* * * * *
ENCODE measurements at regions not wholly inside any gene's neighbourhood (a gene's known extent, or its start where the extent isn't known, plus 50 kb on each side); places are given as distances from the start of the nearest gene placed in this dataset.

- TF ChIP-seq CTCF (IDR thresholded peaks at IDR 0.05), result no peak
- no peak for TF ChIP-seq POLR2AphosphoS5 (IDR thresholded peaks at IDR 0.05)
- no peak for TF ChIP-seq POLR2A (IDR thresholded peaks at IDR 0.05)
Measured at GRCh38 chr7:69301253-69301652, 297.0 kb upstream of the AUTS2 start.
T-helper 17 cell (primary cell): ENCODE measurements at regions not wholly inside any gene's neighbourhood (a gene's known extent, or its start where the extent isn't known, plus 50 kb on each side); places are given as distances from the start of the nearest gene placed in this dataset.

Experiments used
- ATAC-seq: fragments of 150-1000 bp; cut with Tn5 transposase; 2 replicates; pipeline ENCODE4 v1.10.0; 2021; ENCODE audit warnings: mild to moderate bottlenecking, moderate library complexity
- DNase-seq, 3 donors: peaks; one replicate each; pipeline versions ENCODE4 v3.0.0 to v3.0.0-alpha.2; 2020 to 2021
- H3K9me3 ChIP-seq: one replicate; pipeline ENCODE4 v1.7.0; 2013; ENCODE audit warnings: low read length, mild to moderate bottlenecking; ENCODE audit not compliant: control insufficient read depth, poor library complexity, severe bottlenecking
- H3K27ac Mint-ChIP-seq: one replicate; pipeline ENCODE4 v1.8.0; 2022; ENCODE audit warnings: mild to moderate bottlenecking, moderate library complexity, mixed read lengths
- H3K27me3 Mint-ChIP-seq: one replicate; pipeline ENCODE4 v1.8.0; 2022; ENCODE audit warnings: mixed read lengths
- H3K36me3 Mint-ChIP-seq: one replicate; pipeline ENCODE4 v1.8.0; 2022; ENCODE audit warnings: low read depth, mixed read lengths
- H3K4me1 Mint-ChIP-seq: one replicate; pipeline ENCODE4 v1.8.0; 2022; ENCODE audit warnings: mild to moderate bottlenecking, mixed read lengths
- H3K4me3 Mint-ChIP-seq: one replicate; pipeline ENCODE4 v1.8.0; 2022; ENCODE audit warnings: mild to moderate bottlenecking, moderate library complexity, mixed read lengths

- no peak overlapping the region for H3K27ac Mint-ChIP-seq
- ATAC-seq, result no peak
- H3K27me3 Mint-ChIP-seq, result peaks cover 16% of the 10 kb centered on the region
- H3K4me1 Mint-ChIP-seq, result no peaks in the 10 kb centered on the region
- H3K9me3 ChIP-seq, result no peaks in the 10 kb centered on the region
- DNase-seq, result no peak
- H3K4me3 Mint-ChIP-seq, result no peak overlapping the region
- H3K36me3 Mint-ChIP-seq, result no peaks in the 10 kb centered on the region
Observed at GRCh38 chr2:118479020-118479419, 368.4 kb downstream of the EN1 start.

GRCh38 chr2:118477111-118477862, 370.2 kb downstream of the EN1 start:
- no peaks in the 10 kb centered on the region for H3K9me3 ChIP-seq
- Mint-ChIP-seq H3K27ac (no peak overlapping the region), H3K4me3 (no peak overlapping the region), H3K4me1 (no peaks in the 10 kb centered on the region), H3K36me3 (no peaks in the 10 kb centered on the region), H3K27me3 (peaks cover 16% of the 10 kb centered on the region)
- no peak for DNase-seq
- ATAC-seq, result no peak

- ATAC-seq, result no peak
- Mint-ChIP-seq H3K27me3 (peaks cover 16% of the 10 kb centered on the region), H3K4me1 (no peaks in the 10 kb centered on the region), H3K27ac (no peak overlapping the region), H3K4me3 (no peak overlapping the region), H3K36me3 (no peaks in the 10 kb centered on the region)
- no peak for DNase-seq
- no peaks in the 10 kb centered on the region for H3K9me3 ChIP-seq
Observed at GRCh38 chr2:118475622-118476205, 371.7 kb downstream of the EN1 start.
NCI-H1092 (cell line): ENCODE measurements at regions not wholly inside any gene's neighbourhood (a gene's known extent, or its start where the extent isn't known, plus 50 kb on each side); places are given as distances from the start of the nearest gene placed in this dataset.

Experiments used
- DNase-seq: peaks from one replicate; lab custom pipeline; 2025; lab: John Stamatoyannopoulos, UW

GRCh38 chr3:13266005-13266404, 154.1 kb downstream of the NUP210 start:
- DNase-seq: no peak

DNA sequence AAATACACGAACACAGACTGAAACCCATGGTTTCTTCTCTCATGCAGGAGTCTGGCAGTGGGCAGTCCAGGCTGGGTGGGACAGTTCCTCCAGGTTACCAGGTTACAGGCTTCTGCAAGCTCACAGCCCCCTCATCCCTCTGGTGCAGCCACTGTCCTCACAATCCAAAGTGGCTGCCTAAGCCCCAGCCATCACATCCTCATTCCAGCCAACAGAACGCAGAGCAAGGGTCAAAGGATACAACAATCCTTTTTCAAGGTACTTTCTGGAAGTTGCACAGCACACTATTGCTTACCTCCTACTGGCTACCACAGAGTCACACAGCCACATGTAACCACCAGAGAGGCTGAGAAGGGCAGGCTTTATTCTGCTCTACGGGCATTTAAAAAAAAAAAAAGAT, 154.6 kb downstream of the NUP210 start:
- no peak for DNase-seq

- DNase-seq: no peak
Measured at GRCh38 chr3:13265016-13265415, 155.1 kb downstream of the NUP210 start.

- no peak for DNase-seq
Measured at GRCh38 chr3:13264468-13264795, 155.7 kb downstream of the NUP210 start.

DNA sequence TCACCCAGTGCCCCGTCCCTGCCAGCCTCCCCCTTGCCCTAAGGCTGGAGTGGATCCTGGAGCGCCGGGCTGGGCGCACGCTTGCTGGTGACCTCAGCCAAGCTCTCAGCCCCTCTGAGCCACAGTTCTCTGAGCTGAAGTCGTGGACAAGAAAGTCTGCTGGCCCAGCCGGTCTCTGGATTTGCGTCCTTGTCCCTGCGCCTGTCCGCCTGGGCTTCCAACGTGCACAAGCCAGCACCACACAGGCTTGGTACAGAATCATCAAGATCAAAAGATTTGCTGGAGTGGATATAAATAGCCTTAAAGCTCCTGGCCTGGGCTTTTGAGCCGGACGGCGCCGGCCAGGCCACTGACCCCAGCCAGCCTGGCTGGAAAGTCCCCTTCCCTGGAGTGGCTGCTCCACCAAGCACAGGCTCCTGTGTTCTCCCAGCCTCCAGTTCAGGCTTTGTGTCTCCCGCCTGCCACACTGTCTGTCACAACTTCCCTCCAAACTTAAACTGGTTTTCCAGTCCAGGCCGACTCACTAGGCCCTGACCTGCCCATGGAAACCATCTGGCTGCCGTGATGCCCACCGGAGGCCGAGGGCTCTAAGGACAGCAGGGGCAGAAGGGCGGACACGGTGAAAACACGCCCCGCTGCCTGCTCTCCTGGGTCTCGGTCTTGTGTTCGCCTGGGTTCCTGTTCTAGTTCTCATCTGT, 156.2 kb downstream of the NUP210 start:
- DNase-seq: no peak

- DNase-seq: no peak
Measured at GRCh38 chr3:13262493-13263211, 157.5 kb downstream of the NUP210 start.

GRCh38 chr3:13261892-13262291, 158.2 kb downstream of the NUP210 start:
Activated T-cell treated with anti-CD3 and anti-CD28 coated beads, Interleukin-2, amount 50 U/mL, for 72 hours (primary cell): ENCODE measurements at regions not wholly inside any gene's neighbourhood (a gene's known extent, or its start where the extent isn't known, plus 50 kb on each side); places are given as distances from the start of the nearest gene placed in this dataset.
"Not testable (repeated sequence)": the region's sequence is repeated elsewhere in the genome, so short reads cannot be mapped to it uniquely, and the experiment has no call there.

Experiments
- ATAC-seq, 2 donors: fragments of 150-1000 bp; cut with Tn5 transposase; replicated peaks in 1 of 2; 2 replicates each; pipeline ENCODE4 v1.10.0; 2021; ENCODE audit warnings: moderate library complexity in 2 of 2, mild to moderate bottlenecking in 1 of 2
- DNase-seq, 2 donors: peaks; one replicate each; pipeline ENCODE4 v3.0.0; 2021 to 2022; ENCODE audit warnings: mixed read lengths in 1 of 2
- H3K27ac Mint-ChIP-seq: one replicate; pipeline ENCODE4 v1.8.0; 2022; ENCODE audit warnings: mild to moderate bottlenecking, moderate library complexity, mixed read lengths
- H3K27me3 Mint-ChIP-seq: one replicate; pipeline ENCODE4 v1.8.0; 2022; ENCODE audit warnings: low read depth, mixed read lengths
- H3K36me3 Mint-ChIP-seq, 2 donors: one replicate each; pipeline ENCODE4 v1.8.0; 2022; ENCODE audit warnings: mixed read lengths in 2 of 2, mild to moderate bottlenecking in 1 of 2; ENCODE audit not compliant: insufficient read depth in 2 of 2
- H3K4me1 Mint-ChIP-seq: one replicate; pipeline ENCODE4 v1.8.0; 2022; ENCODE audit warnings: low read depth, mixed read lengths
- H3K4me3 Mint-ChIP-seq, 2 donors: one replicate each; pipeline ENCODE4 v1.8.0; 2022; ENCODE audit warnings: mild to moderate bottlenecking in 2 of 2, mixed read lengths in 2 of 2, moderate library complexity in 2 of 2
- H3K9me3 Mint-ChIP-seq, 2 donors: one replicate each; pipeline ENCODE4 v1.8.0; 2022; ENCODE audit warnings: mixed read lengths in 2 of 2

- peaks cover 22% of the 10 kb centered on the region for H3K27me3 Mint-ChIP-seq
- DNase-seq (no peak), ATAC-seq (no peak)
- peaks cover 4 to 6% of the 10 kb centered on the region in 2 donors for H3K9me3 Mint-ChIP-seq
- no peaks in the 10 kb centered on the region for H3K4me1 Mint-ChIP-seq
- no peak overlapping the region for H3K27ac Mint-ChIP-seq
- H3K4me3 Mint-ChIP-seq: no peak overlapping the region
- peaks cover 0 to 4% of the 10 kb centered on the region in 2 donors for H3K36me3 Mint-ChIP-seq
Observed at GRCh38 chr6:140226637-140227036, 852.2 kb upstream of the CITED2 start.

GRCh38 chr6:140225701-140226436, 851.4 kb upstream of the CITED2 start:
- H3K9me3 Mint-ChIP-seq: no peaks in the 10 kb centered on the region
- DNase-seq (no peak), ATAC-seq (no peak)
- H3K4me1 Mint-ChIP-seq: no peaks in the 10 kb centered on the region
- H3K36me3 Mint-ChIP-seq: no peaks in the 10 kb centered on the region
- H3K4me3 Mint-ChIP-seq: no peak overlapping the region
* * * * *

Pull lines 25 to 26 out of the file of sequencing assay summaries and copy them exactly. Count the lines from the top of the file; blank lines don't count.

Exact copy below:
GRCh38 chr2:118477111-118477862, 370.2 kb downstream of the EN1 start:
- no peaks in the 10 kb centered on the region for H3K9me3 ChIP-seq